Aromatherapy (Proceedings)


Throughout recorded history, the ability of fragrance to induce responses and enhance moods has been a powerful theme in virtually every culture, and a variety of fragrances have been used to enhance emotional, mental, and spiritual well-being.


Throughout recorded history, the ability of fragrance to induce responses and enhance moods has been a powerful theme in virtually every culture, and a variety of fragrances have been used to enhance emotional, mental, and spiritual well-being.

In today's world there is hardly any class of consumable product that has not, in some form or another, been enhanced by the addition of pleasing scents. Shampoos and grooming products, flea and tick repellants, sleeping pads, and food treats all come with human-friendly scents, and there are any number of aromatic products available to mask critter odors deemed unpleasant by the human consumer.

Furthermore, most plant-derived oils (the aromatic part of the plant), as well as synthetic oils that imitate the molecular structure of these oils), are powerful antiseptics, either applied to the skin as liquid or inhaled as a gas. This healing ability of the plant oils, along with their known impact on the mental and emotional considerations of human and animals, has led to the specialized practice of "aromatherapy".

How Aromas Affect the Body/Mind

Humans have 5 to 10 million scent-detecting olfactory cells lying atop their nasal cavity. Dogs, on the other hand and depending on the breed, have something like 125 to more than 500 million olfactory cells. Bloodhounds have a sense of smell 3 million times more sensitive than man's. It is said that even a person's barefoot step, leaving as little as four-billionths of a gram of odoriferous sweat substance, appears like a roadmap to a bloodhound.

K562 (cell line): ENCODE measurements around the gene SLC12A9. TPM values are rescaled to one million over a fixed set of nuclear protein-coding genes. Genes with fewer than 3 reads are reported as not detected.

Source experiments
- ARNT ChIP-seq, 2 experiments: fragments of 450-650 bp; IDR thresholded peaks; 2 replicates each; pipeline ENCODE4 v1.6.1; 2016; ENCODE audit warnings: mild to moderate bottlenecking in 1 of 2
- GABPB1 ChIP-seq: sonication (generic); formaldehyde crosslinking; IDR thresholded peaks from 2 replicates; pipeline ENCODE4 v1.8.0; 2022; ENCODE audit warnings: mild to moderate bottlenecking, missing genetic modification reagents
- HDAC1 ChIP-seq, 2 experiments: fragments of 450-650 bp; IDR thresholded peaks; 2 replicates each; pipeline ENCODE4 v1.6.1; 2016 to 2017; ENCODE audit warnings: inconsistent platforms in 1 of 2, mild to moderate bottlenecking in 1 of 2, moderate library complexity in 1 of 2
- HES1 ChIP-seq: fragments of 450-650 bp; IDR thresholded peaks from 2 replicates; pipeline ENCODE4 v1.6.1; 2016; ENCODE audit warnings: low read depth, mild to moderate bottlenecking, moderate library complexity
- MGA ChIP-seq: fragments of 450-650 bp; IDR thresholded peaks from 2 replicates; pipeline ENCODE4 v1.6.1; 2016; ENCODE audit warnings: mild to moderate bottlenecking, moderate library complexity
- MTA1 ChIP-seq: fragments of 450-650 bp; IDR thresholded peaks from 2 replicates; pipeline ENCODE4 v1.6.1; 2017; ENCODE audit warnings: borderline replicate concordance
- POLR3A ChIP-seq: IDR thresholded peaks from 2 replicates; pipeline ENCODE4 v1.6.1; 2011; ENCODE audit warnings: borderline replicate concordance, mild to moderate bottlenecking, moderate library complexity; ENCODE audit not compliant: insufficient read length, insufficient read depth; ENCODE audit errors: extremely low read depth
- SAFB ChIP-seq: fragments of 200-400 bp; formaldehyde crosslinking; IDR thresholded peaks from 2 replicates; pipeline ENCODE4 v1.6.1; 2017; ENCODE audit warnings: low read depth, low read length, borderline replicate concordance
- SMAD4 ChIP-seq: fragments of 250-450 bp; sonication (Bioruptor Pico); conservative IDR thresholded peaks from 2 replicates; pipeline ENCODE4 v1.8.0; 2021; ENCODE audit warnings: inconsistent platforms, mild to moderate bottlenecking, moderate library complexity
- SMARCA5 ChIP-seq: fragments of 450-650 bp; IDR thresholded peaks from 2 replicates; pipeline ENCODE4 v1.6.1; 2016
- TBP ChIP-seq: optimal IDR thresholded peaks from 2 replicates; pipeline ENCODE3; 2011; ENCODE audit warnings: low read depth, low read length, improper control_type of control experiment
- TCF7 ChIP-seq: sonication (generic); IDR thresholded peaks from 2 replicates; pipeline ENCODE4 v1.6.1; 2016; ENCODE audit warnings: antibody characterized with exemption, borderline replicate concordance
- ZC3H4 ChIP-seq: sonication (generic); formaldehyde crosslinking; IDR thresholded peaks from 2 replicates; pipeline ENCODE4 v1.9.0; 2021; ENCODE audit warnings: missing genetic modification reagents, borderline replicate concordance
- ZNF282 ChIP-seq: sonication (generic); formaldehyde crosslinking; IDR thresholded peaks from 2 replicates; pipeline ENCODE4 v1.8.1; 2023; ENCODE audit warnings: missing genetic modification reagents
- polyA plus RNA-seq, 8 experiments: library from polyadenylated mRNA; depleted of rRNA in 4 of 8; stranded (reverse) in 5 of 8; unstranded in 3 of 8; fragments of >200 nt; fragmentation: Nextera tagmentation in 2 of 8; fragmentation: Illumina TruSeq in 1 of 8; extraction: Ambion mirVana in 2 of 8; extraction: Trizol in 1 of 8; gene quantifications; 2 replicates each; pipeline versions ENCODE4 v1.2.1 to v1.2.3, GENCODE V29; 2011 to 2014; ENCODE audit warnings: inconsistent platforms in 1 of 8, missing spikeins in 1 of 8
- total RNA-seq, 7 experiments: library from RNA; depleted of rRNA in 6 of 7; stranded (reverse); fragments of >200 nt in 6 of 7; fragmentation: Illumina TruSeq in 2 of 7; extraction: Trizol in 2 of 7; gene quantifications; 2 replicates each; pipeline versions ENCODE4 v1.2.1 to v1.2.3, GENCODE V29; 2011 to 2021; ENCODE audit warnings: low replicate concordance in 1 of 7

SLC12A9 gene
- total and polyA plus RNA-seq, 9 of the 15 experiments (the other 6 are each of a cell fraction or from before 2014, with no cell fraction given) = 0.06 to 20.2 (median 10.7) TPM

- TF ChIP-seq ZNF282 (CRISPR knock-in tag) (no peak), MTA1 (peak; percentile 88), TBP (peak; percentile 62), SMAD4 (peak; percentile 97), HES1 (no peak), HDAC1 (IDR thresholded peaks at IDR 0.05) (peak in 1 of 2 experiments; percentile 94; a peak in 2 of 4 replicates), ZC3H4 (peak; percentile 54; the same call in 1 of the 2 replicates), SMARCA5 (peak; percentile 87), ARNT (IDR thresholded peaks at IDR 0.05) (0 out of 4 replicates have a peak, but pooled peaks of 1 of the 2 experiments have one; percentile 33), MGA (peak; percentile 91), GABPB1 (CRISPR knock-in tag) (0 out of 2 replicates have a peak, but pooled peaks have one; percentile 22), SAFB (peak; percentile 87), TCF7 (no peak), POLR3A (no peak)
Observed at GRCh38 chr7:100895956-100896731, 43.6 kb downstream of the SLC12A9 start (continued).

Each and every one of those millions of olfactory cells connects, via the brain's olfactory bulb, directly to the inner workings of the brain – to be processed into "dog interpretative language". We know the thoughts various odors create in the human brain; we can only guess how Dog's brain reacts to individual scents.

What we do know is that there is a direct connection between the odors that pass through the nose and the brain. We know that certain classes of odors cause biochemical and bioelectrical reactions in the body that can further create mind/body responses.

Pheromones, for example, are sexually-related odors that go undetected at the conscious level, but when they are detected by the vomeronasal organ they instigate biochemical reactions that either inhibit or stimulate sexual attractiveness and activity. We know that immunology and odors are somehow interrelated. Rats, for example, select a mate with a different immunological type, presumably for creating a wider range of immunology to help insure the species' survival.

Each and every one of us has a genetically-programmed "odor-print", a trait that is as individually identifiable as is our finger print. While we may not be aware of our own or our friends' odor prints, it is obvious that the animals around us know it well.

Odors also make a powerful impression on our moods. Our appreciation for various odors is much like our tastes in music: some odors make us feel good inside; others can be repulsive. What's more, it is an individual choice as to whether a specific odor is deemed pleasant or objectionable. (Judging by the actions of many dogs, their favorite odor emanates from cow plop or horse nuggets, as they joyfully roll in its essence. I know no humans who are similarly affected.)

Studies have shown that oftentimes our response to a specific aroma is directly related to something that happened to us long ago – some event that was associated with the aroma, and we either enjoy or dislike the aroma depending on whether the event was a happy or sad one. While we can't ask our dogs how they feel about a particular odor, we can judge from their reactions to it, and there are some aromas that are apparently almost universal in how they affect the mind of man and animals. (See below)

Natural Aromas